Trading Asian options is an increasingly popular way of executing trades in the financial markets. Generally, it involves two parties agreeing to a trade that will complete sometime in the future. Many use this kind of trade because they cannot place trades using standard Western European or American times; for example, during their working hours between 9-5 pm London time.
The Asian options market is a unique and sophisticated investment vehicle that offers several benefits over traditional stock trading. The market’s main attraction is its ability to offer returns with limited risk and the opportunity for traders to place multiple trades from a single account.
Many people are unaware of this alternative marketplace or how it functions. For those who want to learn more about the opportunities presented by trading Asian options, keep reading to learn all you need to know.
What Are Asian Options?
Asian options aren’t really “options” at all – they’re more like non-directional futures contracts. Like futures, Asian option expiration dates range from as short as one day up to several years into the future. Also, like futures, these instruments are traded on margin, meaning traders can leverage their capital to increase the effective value of their trades while keeping the actual cash outlay very low.
Asian options also share another characteristic with futures: they’re susceptible to small movements in price. This is because the contracts involved are non-directional or not tied to any particular movement in market prices. These types of trades are ideal for investors who want exposure to volatility without risking directional risk – because the investment doesn’t move with price – and will profit from a change in option premiums without needing an underlying asset to appreciate.
Benefits of Asian options
The structure of Asian options makes them a good fit for many different trading styles. They can be used as an effective hedge against existing equity holdings, but they can also be traded like traditional options to anticipate directional price movement. Because these trades are non-directional, the risk is limited to the premium paid (assuming proper position sizing).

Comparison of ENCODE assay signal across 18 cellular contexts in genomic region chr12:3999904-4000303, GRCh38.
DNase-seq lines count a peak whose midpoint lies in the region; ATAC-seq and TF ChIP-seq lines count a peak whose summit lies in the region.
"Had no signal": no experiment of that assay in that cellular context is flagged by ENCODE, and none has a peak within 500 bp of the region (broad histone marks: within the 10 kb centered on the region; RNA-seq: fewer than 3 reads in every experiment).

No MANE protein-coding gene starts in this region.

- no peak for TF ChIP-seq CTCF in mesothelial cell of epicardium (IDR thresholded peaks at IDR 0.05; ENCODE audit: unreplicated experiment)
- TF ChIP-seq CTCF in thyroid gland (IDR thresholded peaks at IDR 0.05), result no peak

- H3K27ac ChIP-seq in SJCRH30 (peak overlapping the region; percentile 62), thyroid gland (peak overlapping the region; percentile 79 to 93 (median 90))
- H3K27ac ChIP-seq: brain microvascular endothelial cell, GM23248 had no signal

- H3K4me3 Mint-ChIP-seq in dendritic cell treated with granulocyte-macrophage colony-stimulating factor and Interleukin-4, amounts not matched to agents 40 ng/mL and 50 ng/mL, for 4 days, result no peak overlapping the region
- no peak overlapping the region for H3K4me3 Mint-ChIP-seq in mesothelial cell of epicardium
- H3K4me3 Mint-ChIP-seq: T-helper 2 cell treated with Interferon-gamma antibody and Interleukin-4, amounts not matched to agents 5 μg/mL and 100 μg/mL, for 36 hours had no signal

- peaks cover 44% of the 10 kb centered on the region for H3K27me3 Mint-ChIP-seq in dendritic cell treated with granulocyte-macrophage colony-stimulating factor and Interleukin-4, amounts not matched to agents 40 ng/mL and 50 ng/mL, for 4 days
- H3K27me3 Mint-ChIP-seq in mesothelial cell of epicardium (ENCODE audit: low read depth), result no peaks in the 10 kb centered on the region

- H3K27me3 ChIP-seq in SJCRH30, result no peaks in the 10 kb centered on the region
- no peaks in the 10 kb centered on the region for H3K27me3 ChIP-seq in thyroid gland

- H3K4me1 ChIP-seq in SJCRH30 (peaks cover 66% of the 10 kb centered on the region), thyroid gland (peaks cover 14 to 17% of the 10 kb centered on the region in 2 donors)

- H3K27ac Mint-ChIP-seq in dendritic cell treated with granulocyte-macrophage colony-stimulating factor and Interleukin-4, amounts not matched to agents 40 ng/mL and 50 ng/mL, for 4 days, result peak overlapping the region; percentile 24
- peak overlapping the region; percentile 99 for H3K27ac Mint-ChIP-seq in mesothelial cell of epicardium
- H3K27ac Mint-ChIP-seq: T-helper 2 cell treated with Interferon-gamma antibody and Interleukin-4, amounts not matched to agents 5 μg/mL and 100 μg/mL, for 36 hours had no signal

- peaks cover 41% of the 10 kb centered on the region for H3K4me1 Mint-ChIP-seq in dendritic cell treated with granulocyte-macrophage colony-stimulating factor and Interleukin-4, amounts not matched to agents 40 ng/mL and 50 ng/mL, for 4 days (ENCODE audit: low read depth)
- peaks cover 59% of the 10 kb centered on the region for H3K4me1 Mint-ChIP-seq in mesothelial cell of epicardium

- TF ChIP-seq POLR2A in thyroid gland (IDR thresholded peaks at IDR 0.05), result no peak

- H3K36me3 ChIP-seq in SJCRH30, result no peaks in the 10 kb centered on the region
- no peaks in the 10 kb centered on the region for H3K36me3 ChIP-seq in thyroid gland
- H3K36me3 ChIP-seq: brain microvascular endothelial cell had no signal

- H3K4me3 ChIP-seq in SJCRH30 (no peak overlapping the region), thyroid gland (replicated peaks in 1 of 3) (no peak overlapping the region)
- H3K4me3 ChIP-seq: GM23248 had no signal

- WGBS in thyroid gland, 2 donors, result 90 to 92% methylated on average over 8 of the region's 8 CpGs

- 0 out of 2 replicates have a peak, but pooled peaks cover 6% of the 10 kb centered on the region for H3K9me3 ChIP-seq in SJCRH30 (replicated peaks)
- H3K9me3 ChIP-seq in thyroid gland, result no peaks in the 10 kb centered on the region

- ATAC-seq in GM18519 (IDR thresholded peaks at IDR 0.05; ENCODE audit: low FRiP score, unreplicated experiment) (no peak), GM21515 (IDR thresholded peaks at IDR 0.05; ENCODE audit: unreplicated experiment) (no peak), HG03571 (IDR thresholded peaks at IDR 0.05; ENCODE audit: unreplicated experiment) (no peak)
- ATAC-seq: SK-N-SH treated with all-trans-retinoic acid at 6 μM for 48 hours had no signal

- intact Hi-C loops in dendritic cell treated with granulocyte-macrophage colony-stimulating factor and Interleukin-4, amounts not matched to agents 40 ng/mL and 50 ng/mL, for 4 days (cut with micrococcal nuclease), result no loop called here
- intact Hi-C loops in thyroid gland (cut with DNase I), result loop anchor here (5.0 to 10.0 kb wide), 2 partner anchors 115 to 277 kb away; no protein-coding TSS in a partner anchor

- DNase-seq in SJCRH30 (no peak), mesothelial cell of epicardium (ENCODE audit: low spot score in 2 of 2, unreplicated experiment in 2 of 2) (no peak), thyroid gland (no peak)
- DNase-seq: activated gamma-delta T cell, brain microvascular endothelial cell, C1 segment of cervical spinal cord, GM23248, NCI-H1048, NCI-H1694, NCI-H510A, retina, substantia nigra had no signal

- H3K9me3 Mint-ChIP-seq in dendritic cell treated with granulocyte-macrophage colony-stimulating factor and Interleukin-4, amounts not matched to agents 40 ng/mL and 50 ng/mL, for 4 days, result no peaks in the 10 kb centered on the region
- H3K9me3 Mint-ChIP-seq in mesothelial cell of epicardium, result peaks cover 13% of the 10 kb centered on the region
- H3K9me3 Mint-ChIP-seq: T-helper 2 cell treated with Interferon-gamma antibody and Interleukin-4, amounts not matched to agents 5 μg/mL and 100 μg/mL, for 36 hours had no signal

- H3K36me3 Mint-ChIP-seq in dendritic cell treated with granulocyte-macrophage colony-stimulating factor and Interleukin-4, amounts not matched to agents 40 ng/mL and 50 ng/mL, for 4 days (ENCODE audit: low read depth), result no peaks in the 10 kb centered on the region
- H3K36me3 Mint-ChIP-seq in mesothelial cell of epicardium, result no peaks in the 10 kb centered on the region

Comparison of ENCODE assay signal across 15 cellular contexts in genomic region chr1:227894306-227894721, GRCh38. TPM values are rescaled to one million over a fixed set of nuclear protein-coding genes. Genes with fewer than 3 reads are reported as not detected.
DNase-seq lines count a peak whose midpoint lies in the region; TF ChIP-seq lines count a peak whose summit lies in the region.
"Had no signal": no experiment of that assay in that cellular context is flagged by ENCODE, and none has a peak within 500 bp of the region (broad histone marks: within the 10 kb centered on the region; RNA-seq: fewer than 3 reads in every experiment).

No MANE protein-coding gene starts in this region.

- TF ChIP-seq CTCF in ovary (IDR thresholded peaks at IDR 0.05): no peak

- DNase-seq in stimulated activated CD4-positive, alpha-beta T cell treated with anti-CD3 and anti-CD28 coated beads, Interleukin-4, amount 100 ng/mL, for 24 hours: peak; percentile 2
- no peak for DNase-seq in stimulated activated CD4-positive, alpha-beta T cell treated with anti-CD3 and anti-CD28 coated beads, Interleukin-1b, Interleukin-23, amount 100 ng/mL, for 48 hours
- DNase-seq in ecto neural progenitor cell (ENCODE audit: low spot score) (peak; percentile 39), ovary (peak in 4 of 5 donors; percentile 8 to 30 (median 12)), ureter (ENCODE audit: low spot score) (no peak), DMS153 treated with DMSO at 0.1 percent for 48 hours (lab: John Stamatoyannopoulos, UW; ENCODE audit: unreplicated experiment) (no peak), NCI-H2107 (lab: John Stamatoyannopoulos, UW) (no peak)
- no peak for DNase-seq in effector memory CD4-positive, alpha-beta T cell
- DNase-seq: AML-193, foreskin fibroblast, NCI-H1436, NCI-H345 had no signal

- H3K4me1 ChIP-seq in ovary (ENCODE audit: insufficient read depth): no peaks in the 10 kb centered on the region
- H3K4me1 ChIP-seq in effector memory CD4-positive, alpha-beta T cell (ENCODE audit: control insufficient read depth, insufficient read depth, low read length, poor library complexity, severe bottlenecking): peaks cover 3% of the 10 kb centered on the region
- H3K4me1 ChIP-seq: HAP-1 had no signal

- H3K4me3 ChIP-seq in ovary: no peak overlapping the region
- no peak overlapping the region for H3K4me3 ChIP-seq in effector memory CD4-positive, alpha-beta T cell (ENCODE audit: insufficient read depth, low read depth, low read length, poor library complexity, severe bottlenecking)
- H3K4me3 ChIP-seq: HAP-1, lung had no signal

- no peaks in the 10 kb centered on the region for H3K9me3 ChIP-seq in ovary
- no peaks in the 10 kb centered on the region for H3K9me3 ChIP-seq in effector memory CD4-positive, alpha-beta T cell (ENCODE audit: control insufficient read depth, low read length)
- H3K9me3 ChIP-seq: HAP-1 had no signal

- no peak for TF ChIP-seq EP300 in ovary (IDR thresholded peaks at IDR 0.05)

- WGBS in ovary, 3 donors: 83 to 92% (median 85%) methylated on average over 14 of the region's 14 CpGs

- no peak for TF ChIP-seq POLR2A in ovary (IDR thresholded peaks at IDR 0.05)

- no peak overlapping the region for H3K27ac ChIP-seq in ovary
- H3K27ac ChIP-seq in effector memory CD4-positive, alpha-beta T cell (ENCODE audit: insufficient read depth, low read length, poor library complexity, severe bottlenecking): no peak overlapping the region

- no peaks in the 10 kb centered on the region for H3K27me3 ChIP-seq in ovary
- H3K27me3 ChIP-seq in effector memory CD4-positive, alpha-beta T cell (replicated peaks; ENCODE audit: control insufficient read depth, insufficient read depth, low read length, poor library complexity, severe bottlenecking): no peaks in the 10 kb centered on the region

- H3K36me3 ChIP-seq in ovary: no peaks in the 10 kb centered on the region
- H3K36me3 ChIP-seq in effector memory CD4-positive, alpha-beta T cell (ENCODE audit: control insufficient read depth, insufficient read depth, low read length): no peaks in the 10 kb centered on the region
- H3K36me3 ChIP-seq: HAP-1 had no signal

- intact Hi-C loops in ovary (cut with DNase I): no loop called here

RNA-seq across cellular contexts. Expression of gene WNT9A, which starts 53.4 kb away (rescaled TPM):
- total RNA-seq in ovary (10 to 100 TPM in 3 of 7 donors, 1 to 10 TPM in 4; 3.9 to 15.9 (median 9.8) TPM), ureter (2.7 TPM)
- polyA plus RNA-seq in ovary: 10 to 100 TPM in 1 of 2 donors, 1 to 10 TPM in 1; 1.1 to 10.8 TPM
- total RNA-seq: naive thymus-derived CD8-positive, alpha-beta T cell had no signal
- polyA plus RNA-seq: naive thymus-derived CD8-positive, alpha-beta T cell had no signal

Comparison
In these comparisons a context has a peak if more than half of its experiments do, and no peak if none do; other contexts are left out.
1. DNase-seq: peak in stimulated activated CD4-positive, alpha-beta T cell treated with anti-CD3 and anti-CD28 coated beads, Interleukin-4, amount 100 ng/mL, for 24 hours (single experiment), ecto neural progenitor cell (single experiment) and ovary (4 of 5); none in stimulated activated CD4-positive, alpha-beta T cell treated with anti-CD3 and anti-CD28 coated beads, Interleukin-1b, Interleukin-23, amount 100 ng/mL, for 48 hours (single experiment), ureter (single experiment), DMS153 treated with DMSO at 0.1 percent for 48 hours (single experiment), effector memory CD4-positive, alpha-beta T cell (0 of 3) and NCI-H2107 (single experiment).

Drawbacks of Asian options
The main drawback to trading Asian options is that they’re not very liquid compared to other types of exchange-traded securities. This means that there’s less opportunity for making large profits on the market. However, the lack of liquidity makes Asian option contracts somewhat more attractive to professional traders who engage in arbitrage or hedging strategies because prices are much more likely to remain stable. That said, it’s still important for investors interested in this type of trade to understand how markets work so they know when opportunities are likely to arise.
Asian option trades are also highly sensitive to time decay. The value of all options contracts changes with time, but Asian options, in particular, lose much more value than traditional securities over short periods. If holding these instruments for more extended periods (weeks or months) is part of your investment strategy, this risk must be considered when placing an order.
Risks associated with the Asian options market
The best way to make money in any market is by understanding how it works and what opportunities are presented by its unique characteristics. Those who approach the Asian options market with a level head and sound trading strategies will find it full of possibilities beyond simple directional price movements.
New traders must remember that although these types of trades can work well depending on your strategy and approach, each one requires a lot more consideration than simply buying or selling. This means they are not for beginners, so only trade with reputable online brokers from Saxo Bank who have experience in this area; if you want to try these trades yourself, for more information, check this here.